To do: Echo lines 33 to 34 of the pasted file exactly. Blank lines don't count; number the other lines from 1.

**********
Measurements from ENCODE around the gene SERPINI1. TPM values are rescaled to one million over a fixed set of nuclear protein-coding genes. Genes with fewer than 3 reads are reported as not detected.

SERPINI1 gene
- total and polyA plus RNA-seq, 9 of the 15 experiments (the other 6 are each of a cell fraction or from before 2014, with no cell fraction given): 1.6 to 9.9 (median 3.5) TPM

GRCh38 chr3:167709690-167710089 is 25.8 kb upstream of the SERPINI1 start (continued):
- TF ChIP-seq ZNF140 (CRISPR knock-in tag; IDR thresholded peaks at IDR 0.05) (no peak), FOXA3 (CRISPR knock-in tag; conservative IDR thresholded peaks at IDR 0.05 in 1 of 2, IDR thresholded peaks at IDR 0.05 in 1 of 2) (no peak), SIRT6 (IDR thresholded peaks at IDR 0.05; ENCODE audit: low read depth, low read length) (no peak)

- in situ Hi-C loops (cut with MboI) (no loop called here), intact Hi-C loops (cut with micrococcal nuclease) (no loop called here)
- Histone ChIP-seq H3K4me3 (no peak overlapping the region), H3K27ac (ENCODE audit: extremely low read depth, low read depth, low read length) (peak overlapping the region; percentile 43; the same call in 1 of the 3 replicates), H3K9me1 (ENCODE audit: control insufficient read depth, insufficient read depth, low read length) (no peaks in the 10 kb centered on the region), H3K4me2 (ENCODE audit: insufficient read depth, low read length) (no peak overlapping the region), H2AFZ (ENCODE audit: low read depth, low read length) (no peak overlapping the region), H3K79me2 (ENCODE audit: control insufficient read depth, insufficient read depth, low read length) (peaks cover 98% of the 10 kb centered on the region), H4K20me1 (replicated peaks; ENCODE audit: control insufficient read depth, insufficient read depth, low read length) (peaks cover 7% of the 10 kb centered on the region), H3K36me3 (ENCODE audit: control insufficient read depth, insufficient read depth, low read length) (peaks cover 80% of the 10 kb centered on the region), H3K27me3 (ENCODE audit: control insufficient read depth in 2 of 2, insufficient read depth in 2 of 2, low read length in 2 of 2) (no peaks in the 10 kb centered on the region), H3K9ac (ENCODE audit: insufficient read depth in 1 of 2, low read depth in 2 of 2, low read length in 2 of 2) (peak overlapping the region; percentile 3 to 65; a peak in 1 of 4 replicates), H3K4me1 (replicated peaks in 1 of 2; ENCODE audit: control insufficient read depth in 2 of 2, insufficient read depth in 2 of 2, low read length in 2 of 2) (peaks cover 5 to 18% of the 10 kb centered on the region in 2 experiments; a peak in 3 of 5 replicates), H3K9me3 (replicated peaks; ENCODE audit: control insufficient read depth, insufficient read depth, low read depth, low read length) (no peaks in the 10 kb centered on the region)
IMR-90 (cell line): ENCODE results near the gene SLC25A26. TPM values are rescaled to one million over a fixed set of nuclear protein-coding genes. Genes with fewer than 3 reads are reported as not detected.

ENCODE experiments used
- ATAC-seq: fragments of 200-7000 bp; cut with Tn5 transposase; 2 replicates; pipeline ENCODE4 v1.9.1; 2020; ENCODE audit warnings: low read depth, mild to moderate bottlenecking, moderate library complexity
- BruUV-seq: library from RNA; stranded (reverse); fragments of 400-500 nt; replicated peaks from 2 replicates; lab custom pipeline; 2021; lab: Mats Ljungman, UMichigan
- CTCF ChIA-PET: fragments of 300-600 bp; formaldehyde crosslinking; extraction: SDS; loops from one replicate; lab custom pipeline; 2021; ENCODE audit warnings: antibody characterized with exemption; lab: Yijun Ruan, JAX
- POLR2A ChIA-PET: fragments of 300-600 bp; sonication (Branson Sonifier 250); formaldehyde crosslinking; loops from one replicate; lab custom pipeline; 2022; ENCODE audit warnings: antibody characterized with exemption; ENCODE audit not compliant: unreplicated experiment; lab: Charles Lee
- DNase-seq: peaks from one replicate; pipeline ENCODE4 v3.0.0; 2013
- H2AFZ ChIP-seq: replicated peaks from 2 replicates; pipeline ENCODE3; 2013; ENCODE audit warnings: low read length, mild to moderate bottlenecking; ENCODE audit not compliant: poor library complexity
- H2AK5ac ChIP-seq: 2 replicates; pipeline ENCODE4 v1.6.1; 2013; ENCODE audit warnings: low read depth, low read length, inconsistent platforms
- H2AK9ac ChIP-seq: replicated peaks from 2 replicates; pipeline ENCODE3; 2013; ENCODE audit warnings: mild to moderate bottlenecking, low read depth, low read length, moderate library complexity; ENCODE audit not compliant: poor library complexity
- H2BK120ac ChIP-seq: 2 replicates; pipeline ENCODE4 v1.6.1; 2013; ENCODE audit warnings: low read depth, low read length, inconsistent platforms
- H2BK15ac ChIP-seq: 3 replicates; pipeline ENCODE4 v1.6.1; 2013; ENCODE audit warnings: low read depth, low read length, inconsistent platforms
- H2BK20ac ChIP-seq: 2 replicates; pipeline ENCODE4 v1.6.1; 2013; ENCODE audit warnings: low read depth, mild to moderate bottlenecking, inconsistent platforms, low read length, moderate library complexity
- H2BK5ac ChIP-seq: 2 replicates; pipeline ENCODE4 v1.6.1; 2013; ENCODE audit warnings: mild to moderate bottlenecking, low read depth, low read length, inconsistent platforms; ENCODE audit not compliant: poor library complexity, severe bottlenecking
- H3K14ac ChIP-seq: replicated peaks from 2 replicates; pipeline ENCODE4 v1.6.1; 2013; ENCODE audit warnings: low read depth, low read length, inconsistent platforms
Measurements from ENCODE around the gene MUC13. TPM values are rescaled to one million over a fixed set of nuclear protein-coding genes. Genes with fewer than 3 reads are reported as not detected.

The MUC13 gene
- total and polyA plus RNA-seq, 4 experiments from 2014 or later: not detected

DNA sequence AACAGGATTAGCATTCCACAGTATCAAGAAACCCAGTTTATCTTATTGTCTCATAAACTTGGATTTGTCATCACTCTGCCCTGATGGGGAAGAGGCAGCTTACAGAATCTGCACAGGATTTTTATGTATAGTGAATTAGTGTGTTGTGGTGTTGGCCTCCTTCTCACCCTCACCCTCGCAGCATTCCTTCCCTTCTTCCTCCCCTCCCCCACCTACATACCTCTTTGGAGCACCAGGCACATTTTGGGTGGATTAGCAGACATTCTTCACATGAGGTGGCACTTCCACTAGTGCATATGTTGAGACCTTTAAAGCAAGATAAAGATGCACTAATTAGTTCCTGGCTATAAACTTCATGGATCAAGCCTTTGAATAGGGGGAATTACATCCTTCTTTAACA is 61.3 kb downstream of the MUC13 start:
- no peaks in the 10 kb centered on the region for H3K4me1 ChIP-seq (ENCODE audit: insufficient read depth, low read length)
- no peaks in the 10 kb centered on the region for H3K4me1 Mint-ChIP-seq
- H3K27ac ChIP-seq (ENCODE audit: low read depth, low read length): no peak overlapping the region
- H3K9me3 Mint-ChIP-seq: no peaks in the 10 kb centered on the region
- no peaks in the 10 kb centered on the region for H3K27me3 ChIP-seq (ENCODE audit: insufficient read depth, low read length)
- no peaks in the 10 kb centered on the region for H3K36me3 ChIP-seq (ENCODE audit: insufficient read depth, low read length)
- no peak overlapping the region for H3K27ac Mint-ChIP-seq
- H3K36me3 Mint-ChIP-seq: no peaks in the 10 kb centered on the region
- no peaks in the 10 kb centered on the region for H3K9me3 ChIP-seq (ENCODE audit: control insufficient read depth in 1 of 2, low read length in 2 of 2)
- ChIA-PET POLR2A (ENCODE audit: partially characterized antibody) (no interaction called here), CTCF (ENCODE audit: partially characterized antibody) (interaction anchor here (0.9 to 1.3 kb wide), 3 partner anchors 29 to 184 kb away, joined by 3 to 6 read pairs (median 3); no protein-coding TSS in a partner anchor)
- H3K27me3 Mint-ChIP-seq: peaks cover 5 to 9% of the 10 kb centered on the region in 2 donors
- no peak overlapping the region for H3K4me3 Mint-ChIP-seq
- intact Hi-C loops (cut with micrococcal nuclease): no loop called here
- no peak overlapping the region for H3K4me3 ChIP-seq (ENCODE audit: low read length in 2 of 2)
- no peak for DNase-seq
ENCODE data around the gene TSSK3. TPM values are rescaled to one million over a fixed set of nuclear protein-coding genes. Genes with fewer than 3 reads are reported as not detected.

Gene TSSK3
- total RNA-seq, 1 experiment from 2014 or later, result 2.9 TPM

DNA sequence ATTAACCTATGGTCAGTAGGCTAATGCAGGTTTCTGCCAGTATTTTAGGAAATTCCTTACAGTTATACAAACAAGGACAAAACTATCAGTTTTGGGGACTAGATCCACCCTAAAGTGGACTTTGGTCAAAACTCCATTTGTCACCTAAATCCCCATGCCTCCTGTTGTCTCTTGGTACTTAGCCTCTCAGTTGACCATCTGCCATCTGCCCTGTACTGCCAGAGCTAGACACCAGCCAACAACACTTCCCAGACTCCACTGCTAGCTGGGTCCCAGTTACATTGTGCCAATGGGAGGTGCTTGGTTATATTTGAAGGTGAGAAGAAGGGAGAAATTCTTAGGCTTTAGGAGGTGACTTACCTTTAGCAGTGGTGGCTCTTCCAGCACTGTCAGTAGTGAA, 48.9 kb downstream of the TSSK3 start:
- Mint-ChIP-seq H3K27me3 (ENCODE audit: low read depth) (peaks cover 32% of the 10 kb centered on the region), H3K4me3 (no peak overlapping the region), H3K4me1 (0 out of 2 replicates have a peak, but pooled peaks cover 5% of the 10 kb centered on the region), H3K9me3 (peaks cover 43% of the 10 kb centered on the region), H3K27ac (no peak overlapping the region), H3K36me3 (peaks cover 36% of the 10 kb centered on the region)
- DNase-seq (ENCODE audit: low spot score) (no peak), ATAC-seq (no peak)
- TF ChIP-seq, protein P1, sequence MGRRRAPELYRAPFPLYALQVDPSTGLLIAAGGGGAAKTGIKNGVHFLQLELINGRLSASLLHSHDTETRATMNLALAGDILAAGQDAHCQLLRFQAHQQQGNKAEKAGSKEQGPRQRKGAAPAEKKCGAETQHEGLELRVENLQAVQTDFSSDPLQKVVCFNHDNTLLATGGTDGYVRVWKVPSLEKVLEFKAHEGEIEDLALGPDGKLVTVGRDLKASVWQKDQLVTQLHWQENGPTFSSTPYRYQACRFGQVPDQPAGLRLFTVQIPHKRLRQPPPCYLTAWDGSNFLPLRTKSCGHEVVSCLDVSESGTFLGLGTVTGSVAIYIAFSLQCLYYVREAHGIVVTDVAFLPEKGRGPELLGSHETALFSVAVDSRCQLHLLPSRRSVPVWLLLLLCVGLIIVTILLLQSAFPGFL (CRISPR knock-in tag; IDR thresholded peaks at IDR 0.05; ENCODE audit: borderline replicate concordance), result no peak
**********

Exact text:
- no peak overlapping the region for H3K27ac Mint-ChIP-seq
- H3K36me3 Mint-ChIP-seq: no peaks in the 10 kb centered on the region